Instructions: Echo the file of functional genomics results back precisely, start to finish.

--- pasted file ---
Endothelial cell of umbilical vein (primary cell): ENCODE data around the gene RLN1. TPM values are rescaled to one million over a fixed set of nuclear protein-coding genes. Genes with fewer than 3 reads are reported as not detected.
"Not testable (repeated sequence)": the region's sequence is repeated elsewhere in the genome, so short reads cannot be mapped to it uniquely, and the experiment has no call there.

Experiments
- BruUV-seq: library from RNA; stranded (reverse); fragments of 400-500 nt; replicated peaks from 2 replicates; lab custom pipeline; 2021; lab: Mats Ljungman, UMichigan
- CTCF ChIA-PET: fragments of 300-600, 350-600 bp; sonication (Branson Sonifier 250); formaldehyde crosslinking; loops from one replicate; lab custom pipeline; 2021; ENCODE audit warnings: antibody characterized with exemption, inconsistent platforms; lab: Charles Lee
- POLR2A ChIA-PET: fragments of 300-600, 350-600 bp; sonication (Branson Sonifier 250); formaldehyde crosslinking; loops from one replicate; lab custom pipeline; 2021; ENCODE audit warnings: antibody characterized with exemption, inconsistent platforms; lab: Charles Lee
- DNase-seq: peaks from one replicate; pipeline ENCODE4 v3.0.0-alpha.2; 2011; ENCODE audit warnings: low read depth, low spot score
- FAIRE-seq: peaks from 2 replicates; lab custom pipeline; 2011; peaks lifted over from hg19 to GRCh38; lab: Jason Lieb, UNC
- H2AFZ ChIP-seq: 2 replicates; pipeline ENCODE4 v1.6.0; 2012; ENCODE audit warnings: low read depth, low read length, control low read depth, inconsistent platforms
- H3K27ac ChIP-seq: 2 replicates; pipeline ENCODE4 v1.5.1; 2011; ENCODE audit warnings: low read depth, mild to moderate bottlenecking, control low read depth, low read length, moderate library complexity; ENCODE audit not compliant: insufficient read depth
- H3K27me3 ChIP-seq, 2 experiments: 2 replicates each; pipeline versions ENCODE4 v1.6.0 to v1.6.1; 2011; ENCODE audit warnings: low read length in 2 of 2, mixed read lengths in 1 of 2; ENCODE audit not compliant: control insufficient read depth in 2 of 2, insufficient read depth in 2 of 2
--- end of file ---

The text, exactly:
Endothelial cell of umbilical vein (primary cell): ENCODE data around the gene RLN1. TPM values are rescaled to one million over a fixed set of nuclear protein-coding genes. Genes with fewer than 3 reads are reported as not detected.
"Not testable (repeated sequence)": the region's sequence is repeated elsewhere in the genome, so short reads cannot be mapped to it uniquely, and the experiment has no call there.

Experiments
- BruUV-seq: library from RNA; stranded (reverse); fragments of 400-500 nt; replicated peaks from 2 replicates; lab custom pipeline; 2021; lab: Mats Ljungman, UMichigan
- CTCF ChIA-PET: fragments of 300-600, 350-600 bp; sonication (Branson Sonifier 250); formaldehyde crosslinking; loops from one replicate; lab custom pipeline; 2021; ENCODE audit warnings: antibody characterized with exemption, inconsistent platforms; lab: Charles Lee
- POLR2A ChIA-PET: fragments of 300-600, 350-600 bp; sonication (Branson Sonifier 250); formaldehyde crosslinking; loops from one replicate; lab custom pipeline; 2021; ENCODE audit warnings: antibody characterized with exemption, inconsistent platforms; lab: Charles Lee
- DNase-seq: peaks from one replicate; pipeline ENCODE4 v3.0.0-alpha.2; 2011; ENCODE audit warnings: low read depth, low spot score
- FAIRE-seq: peaks from 2 replicates; lab custom pipeline; 2011; peaks lifted over from hg19 to GRCh38; lab: Jason Lieb, UNC
- H2AFZ ChIP-seq: 2 replicates; pipeline ENCODE4 v1.6.0; 2012; ENCODE audit warnings: low read depth, low read length, control low read depth, inconsistent platforms
- H3K27ac ChIP-seq: 2 replicates; pipeline ENCODE4 v1.5.1; 2011; ENCODE audit warnings: low read depth, mild to moderate bottlenecking, control low read depth, low read length, moderate library complexity; ENCODE audit not compliant: insufficient read depth
- H3K27me3 ChIP-seq, 2 experiments: 2 replicates each; pipeline versions ENCODE4 v1.6.0 to v1.6.1; 2011; ENCODE audit warnings: low read length in 2 of 2, mixed read lengths in 1 of 2; ENCODE audit not compliant: control insufficient read depth in 2 of 2, insufficient read depth in 2 of 2